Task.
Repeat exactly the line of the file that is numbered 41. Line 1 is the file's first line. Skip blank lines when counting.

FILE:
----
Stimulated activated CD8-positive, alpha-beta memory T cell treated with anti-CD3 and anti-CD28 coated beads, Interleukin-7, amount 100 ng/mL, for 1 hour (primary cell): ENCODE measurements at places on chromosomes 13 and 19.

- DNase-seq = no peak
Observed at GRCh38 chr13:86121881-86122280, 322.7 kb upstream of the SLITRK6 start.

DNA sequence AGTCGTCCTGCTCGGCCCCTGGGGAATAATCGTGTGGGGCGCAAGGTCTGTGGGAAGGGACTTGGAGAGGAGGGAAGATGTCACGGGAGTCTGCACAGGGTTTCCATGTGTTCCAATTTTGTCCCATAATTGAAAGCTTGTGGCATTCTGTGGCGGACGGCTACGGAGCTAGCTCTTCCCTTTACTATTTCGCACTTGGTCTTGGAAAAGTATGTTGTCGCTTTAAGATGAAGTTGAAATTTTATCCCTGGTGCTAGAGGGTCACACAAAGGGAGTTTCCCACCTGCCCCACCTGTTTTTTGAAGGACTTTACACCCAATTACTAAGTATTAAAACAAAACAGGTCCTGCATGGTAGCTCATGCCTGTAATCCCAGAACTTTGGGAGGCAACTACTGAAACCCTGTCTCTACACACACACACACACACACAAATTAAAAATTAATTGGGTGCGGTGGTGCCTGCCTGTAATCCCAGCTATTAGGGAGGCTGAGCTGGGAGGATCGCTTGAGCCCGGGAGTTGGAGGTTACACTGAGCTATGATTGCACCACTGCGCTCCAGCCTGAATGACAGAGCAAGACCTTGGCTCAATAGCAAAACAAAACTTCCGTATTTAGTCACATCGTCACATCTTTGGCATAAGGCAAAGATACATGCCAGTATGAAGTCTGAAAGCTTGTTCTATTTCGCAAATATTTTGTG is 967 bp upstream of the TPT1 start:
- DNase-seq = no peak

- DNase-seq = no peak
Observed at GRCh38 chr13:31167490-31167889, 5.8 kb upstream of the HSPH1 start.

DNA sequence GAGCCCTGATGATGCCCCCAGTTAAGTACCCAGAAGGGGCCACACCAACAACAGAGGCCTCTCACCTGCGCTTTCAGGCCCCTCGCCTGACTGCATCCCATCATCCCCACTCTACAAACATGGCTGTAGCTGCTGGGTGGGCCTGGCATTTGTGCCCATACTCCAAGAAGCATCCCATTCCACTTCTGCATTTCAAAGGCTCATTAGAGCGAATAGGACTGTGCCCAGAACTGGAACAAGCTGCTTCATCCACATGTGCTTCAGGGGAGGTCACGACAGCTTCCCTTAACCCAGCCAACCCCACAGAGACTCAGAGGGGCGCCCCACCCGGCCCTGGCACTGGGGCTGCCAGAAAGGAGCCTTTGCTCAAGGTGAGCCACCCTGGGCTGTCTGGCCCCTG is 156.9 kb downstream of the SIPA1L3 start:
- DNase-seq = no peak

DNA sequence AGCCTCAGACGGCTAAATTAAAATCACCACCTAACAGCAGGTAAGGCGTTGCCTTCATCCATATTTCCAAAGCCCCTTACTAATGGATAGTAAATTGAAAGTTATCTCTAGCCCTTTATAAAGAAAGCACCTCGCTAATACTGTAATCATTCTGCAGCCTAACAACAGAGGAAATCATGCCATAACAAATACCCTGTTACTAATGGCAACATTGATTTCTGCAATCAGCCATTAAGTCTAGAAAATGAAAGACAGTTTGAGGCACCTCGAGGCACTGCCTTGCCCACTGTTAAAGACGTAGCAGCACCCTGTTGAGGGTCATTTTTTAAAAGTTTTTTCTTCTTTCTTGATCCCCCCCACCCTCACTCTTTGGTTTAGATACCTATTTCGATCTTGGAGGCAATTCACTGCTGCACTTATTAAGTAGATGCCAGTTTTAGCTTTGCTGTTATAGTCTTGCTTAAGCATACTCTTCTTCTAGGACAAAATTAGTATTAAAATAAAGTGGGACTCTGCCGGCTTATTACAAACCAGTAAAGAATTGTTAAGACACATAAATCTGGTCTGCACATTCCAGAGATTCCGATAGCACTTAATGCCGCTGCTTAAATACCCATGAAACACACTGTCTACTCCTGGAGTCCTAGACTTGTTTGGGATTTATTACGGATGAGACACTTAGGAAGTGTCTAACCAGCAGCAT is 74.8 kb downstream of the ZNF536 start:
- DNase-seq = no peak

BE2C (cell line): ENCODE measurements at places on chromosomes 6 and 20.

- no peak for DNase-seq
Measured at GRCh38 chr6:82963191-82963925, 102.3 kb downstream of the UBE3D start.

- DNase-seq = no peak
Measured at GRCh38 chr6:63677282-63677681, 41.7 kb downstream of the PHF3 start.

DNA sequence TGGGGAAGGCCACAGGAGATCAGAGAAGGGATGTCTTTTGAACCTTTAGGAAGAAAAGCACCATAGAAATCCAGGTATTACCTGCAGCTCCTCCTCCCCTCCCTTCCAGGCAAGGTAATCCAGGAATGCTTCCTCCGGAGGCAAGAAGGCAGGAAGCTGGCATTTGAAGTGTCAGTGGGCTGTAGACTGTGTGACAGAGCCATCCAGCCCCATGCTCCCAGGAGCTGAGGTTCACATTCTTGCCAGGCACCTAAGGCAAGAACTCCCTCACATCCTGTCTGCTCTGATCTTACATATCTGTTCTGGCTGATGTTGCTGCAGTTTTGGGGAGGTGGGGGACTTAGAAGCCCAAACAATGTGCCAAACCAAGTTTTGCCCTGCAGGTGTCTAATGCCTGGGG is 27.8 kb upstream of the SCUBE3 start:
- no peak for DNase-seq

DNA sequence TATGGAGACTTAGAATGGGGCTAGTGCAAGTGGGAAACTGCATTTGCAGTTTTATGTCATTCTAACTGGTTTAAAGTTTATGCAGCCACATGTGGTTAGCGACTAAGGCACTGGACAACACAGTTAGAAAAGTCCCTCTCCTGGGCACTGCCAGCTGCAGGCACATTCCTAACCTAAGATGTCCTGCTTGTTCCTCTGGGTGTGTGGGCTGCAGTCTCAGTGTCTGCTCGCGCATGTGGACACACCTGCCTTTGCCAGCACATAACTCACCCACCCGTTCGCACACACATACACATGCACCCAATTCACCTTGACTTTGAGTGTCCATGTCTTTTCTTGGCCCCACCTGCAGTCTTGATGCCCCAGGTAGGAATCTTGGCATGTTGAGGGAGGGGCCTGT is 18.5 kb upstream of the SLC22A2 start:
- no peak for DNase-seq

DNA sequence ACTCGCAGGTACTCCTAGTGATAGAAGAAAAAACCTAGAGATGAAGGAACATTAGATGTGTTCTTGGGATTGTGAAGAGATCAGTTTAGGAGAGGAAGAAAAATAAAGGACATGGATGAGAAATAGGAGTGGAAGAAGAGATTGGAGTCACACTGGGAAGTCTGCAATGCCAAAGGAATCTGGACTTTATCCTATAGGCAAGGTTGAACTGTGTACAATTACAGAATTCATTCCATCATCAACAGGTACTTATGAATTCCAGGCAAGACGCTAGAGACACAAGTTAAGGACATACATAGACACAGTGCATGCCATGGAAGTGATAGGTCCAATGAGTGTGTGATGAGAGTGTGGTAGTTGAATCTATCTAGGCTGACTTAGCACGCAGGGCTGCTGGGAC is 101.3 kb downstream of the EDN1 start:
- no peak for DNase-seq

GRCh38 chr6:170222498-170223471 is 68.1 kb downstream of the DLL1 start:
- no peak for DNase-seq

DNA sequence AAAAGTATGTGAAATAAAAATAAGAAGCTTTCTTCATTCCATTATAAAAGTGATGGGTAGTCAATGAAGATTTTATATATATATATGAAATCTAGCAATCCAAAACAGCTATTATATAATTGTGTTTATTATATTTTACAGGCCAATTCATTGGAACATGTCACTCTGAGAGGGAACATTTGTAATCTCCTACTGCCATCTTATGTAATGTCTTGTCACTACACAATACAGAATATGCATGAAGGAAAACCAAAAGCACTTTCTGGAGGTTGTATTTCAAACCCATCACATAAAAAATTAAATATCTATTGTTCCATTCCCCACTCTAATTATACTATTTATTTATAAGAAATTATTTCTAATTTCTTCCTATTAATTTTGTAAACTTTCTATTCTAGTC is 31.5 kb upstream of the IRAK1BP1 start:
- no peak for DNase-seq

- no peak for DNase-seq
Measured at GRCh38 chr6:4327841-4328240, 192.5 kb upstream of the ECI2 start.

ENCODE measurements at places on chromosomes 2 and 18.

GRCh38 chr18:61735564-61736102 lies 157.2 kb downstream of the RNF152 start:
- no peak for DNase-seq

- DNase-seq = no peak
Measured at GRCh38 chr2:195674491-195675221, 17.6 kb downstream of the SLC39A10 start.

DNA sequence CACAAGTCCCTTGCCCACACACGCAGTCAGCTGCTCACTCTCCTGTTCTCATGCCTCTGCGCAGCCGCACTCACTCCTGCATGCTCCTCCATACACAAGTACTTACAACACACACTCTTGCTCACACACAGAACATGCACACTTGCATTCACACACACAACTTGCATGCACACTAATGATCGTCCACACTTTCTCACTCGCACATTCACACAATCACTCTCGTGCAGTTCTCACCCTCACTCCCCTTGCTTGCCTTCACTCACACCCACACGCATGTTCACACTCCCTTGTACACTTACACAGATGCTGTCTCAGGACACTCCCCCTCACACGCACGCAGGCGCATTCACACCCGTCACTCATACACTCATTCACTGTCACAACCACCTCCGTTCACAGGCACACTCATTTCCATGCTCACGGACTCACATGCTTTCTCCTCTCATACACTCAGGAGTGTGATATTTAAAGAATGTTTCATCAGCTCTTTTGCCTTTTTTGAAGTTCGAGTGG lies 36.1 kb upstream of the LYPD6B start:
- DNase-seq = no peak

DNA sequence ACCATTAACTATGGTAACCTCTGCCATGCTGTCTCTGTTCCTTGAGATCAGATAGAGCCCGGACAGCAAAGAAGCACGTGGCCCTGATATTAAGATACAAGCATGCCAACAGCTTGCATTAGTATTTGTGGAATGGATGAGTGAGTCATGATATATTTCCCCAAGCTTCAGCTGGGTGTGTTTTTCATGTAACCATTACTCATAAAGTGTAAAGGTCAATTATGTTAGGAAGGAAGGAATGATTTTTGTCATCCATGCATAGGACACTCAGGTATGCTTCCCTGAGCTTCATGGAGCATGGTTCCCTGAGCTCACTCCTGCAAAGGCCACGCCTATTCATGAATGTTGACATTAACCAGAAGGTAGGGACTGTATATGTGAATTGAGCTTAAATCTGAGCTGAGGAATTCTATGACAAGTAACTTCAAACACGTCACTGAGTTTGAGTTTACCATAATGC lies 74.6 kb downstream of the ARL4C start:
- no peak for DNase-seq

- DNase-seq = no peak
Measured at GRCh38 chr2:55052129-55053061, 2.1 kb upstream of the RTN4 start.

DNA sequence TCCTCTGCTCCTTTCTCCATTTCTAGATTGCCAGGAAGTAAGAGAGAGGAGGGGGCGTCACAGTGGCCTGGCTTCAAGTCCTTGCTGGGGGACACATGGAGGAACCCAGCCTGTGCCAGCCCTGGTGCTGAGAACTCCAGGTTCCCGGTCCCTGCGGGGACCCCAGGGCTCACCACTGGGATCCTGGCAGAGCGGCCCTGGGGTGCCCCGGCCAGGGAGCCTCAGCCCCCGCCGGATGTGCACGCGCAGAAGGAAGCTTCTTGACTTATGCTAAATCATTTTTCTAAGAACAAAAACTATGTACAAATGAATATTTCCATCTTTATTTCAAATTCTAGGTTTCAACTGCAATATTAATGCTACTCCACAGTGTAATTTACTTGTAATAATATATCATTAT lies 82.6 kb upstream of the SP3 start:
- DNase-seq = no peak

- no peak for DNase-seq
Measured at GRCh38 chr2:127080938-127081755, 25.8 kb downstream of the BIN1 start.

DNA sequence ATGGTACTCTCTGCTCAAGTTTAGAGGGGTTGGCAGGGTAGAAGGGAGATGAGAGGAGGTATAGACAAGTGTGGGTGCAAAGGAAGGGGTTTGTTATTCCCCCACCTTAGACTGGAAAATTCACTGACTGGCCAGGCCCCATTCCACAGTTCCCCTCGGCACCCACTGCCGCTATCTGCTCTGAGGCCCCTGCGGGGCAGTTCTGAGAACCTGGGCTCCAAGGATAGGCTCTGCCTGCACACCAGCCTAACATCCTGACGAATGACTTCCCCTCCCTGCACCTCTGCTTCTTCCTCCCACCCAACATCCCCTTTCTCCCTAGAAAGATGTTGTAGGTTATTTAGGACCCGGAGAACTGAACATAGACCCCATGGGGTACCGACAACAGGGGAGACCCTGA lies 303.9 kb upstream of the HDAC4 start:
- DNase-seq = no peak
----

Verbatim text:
- DNase-seq = no peak